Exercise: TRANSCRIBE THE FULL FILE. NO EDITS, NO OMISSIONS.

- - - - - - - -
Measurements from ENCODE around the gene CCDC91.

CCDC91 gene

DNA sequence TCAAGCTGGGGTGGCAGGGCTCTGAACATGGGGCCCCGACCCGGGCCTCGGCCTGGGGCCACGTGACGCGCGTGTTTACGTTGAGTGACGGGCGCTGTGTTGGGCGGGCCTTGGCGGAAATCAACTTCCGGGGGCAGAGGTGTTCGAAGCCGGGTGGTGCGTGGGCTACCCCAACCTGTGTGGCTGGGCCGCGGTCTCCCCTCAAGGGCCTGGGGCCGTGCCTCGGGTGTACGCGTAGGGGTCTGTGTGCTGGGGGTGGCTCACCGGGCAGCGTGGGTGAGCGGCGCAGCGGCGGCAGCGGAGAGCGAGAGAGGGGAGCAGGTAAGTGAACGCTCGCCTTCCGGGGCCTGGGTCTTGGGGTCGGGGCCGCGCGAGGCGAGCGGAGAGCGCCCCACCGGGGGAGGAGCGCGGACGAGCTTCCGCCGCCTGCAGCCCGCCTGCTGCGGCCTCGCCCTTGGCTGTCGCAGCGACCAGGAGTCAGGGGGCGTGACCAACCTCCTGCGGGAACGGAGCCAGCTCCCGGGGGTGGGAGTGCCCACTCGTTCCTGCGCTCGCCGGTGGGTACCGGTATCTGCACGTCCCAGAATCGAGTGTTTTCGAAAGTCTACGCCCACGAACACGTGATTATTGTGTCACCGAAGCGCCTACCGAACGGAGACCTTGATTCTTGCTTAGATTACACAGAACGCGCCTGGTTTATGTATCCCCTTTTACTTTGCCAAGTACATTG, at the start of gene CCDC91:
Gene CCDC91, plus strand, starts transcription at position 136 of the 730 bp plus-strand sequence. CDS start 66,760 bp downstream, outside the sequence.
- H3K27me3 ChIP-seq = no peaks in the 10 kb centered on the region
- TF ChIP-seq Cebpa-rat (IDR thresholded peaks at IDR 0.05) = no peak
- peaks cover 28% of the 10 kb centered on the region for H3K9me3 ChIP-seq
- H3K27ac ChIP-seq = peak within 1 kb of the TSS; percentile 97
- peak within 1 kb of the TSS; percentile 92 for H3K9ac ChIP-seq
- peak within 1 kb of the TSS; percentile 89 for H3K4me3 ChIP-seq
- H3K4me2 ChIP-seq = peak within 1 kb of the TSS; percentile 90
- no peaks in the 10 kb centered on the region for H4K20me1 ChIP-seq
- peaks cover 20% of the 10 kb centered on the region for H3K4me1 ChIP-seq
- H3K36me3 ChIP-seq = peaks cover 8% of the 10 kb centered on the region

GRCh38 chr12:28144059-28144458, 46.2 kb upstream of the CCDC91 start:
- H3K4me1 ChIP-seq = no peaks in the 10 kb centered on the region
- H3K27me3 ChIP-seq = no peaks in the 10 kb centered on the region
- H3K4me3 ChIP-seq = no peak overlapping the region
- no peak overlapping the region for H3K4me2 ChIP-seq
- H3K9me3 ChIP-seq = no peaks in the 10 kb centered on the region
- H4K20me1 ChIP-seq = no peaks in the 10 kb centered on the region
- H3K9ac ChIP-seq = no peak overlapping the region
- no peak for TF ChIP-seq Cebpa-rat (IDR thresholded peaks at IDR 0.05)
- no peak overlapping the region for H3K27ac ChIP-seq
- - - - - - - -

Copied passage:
Measurements from ENCODE around the gene CCDC91.

CCDC91 gene

DNA sequence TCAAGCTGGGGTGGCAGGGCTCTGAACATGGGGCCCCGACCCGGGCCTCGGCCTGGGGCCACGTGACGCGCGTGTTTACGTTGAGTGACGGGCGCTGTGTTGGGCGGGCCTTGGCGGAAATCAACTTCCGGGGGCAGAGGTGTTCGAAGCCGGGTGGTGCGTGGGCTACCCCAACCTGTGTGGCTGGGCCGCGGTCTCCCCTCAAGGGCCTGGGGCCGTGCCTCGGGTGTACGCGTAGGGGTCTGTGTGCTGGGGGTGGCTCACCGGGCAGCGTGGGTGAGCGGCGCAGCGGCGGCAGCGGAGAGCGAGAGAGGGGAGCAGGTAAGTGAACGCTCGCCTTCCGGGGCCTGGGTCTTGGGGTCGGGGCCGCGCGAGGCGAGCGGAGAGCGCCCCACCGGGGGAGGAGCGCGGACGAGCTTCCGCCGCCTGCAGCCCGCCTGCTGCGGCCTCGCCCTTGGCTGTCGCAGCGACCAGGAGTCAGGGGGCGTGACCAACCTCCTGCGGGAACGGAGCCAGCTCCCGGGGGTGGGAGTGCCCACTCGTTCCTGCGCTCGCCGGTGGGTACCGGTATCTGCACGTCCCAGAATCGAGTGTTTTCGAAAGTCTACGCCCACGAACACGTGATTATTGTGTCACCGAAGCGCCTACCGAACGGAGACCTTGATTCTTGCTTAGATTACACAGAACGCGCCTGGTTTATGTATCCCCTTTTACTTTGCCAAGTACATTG, at the start of gene CCDC91:
Gene CCDC91, plus strand, starts transcription at position 136 of the 730 bp plus-strand sequence. CDS start 66,760 bp downstream, outside the sequence.
- H3K27me3 ChIP-seq = no peaks in the 10 kb centered on the region
- TF ChIP-seq Cebpa-rat (IDR thresholded peaks at IDR 0.05) = no peak
- peaks cover 28% of the 10 kb centered on the region for H3K9me3 ChIP-seq
- H3K27ac ChIP-seq = peak within 1 kb of the TSS; percentile 97
- peak within 1 kb of the TSS; percentile 92 for H3K9ac ChIP-seq
- peak within 1 kb of the TSS; percentile 89 for H3K4me3 ChIP-seq
- H3K4me2 ChIP-seq = peak within 1 kb of the TSS; percentile 90
- no peaks in the 10 kb centered on the region for H4K20me1 ChIP-seq
- peaks cover 20% of the 10 kb centered on the region for H3K4me1 ChIP-seq
- H3K36me3 ChIP-seq = peaks cover 8% of the 10 kb centered on the region

GRCh38 chr12:28144059-28144458, 46.2 kb upstream of the CCDC91 start:
- H3K4me1 ChIP-seq = no peaks in the 10 kb centered on the region
- H3K27me3 ChIP-seq = no peaks in the 10 kb centered on the region
- H3K4me3 ChIP-seq = no peak overlapping the region
- no peak overlapping the region for H3K4me2 ChIP-seq
- H3K9me3 ChIP-seq = no peaks in the 10 kb centered on the region
- H4K20me1 ChIP-seq = no peaks in the 10 kb centered on the region
- H3K9ac ChIP-seq = no peak overlapping the region
- no peak for TF ChIP-seq Cebpa-rat (IDR thresholded peaks at IDR 0.05)
- no peak overlapping the region for H3K27ac ChIP-seq